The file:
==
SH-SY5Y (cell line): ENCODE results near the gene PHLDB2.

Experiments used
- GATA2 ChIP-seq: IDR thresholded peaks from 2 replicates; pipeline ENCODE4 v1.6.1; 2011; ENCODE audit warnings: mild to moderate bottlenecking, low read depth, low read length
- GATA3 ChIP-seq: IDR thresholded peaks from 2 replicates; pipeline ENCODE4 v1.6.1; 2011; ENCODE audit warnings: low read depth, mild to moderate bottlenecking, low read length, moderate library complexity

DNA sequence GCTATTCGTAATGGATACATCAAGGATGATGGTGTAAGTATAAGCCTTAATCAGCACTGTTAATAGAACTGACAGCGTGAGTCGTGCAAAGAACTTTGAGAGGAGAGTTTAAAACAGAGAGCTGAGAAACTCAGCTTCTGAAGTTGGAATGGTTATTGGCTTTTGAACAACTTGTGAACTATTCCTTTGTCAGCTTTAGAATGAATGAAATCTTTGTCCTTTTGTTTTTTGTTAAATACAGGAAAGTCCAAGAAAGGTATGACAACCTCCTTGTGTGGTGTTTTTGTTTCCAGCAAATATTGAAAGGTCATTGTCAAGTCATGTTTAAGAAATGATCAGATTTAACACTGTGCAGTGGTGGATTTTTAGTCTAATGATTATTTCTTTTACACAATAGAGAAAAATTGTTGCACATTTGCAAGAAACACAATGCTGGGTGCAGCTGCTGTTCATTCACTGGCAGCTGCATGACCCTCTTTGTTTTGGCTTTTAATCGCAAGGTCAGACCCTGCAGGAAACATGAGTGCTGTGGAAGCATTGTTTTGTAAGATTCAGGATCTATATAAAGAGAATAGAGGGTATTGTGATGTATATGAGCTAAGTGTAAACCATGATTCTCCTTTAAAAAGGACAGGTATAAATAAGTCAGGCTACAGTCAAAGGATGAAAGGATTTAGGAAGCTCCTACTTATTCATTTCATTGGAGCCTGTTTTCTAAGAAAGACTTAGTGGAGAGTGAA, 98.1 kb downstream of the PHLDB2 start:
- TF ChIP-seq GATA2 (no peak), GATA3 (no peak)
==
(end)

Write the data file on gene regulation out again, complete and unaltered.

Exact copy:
SH-SY5Y (cell line): ENCODE results near the gene PHLDB2.

Experiments used
- GATA2 ChIP-seq: IDR thresholded peaks from 2 replicates; pipeline ENCODE4 v1.6.1; 2011; ENCODE audit warnings: mild to moderate bottlenecking, low read depth, low read length
- GATA3 ChIP-seq: IDR thresholded peaks from 2 replicates; pipeline ENCODE4 v1.6.1; 2011; ENCODE audit warnings: low read depth, mild to moderate bottlenecking, low read length, moderate library complexity

DNA sequence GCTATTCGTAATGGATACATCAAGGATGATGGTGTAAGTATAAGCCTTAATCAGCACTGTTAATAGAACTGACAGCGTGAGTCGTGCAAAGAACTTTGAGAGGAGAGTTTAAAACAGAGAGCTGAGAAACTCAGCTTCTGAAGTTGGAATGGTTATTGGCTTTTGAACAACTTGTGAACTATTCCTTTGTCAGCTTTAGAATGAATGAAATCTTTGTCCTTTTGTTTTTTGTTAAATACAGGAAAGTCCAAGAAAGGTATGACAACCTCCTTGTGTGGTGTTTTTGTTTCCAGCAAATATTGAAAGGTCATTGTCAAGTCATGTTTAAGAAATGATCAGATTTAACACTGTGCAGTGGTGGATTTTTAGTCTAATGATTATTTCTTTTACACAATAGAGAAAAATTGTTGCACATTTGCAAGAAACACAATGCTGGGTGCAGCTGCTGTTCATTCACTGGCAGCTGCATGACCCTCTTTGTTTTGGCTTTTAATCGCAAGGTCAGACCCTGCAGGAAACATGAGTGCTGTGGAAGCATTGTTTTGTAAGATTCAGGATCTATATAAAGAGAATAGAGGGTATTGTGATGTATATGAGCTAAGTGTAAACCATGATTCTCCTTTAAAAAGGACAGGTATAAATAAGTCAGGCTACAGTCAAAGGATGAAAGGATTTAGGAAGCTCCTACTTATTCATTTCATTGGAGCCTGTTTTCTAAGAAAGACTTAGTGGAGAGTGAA, 98.1 kb downstream of the PHLDB2 start:
- TF ChIP-seq GATA2 (no peak), GATA3 (no peak)